A number of years ago, I wrote an article warning of looming doom and gloom. It was a report on the relatively new disease attacking hellebores ominously called Black Death. Or to be scientifically correct: Helleborus net necrosis virus, HeNNV for short.
In the winter of 2015–2016 I had come across an article by the Royal Horticultural Society about this viral disease. No date on the article but further research revealed this virus was first declared in the United Kingdom and Continental Europe in the 1990s.
I also found another reference article noting there were a few hellebores that tested positive for HeNNV in a nursery somewhere in Washington state in the year 2000. This was the only mention I could find of the virus in North America and it did not give a specific location in Washington.
New Zealand identified the virus in the Waikato region in 2009 where some hellebores in a home garden were exhibiting black streaks on their leaves and stems. No mention of whether these hellebores had been imported from overseas or if the virus “just appeared.”
But six years ago, when researching the initial article, I could not find any mention of Black Death anywhere in Canada. Fast forward to present day and a fresh, exhaustive search has still not turned up any mention of this viral disease in our country. Good news for now, but will it always remain so? As we have learned with COVID, viruses do have a habit of getting around.
So far, scientists have not been able to determine how this virus developed in the first place but they do know it is specific to hellebores. And it usually develops in older plants; not so much in young plants.
When it comes to the garden, I try to be proactive… getting ahead of any potential problem, if I can. Part of that philosophy is knowing what may be coming, when it may come, and what to look for.
Remember those little white pupae I wrote about in a June 2021 column that turned out to be black vine weevils when they emerged? I now keep a watchful eye for them when I am moving plants because those pupae are typically amongst plant roots. (The ones I found just happened to be nestled in the roots of a hosta.)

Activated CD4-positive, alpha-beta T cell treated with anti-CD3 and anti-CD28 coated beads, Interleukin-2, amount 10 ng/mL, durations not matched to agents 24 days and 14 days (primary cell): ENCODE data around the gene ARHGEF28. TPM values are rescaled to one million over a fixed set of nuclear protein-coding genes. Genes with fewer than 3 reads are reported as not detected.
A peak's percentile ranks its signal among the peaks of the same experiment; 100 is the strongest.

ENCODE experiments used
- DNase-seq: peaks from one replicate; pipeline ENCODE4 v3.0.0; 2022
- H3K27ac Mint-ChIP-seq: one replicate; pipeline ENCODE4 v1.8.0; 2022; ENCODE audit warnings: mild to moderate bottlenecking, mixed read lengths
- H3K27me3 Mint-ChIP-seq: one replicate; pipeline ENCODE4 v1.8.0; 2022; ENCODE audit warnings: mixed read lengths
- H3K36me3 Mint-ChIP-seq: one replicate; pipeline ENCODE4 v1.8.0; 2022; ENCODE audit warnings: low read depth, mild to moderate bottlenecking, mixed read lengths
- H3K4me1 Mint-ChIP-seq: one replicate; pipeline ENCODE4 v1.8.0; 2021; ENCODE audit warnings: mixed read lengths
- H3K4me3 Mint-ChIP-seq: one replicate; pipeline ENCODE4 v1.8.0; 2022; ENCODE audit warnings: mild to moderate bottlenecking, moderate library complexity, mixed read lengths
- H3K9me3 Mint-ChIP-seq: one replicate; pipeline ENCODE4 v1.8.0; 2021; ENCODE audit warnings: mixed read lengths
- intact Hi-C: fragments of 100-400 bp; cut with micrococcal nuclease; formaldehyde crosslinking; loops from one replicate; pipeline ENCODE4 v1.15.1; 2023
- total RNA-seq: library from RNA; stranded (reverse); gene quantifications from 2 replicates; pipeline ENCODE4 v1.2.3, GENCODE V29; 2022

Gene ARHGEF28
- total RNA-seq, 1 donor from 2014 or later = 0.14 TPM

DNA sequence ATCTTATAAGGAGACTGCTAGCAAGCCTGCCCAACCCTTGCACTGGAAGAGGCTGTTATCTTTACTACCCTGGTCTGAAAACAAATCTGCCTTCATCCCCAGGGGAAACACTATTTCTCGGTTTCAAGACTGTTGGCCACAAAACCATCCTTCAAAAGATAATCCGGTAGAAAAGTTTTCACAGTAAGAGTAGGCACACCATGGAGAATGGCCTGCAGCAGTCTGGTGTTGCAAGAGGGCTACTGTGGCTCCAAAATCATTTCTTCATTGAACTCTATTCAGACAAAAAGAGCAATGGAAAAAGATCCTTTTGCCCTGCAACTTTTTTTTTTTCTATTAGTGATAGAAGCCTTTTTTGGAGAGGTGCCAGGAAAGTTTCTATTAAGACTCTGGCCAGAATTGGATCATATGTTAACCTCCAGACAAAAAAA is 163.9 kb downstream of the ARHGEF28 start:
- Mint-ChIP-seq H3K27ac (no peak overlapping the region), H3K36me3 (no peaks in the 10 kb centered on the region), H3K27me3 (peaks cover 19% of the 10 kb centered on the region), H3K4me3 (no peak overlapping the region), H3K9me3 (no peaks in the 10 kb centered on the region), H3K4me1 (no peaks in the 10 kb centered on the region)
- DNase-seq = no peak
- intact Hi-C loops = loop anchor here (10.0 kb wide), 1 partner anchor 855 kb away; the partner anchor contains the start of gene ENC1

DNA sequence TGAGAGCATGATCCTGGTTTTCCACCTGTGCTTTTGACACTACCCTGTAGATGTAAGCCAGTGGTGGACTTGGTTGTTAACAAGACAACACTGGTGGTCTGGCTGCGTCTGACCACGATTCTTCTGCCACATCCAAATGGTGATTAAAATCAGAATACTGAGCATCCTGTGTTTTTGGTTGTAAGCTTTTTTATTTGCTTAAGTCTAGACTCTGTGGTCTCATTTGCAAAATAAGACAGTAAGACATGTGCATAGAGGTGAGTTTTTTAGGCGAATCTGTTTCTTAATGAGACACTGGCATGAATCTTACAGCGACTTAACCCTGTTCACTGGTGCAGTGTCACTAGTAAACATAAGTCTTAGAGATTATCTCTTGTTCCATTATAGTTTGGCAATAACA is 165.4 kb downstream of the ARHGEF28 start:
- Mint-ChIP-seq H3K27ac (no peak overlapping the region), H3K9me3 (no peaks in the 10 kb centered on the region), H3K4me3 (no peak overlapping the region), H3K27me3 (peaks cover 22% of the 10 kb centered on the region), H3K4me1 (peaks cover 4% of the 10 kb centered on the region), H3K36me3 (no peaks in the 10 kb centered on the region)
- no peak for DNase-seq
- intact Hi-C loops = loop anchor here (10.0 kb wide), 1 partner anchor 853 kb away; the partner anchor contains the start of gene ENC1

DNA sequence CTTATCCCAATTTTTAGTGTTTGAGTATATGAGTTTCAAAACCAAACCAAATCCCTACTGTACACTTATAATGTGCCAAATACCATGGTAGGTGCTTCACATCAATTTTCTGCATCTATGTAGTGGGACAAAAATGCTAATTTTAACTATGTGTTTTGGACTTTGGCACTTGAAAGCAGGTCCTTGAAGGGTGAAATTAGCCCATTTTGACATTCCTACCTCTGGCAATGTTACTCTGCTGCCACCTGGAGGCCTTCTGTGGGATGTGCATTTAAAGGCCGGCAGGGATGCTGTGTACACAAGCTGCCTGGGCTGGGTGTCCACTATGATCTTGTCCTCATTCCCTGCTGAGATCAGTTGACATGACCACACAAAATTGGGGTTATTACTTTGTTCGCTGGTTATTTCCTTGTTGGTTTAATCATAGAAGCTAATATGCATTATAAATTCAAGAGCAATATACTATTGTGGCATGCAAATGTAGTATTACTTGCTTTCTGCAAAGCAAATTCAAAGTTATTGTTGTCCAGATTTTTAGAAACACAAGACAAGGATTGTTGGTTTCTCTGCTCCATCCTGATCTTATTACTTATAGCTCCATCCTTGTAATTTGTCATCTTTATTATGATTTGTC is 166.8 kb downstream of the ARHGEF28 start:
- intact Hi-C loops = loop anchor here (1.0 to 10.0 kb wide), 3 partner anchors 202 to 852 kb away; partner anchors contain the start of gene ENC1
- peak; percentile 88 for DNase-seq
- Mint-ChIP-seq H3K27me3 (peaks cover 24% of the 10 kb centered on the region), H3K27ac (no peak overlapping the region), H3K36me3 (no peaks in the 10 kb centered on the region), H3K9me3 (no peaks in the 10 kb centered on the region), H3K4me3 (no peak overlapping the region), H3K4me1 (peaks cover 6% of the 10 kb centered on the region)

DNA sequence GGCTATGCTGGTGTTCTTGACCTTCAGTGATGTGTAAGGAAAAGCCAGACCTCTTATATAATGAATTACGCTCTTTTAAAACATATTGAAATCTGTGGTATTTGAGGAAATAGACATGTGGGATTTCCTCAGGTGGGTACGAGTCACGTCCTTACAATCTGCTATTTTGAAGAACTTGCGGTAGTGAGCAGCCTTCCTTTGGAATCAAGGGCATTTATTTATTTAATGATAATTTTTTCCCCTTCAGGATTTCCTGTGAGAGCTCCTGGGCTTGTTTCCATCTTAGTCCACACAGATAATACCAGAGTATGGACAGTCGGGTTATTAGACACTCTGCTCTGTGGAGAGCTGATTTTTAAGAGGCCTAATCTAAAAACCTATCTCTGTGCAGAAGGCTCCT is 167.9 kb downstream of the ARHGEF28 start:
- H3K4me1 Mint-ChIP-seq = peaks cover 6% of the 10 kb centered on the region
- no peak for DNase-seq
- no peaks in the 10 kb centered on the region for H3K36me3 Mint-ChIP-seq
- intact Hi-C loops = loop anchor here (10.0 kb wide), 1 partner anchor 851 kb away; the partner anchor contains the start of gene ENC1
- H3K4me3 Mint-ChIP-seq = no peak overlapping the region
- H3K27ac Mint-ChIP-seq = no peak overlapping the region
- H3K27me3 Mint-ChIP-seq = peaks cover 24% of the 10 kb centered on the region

This time of year, I am keeping a close watch on my hellebores for any telltale signs of HeNNV.
One symptom to watch for is any black- or brown-coloured new growth that is stunted and brittle-looking. Also, keep an eye on older leaves that may develop black streaks along the veins, or any stems with black or dark brown streaks, or black streaking on any of the flower bracts.
But do not be fooled! Black Death has been known to develop a pattern of rings, rather than streaks, which can confuse a gardener into thinking their plant is afflicted with the much less deadly disease, black spot. Regardless of which disease is causing the black, or dark brown, spots, promptly remove infected leaves and destroy them. If the streaking is spreading, dig up the plant and destroy it.
Over the years, it has been determined some hellebore species and cultivars are more susceptible than others to HeNNV. Most vulnerable seem to be Helleborus x hybridus and H. orientalis, along with their named cultivars. Less susceptible species are Helleborus niger and H. argutifolius.
Forewarned is forearmed, I always say!
Special note: I will be offering my workshops starting in late February. The list and details are on my website at duchessofdirt.ca.
Leslie Cox co-owns Growing Concern Cottage Garden in Black Creek. Her website is at www.duchessofdirt.ca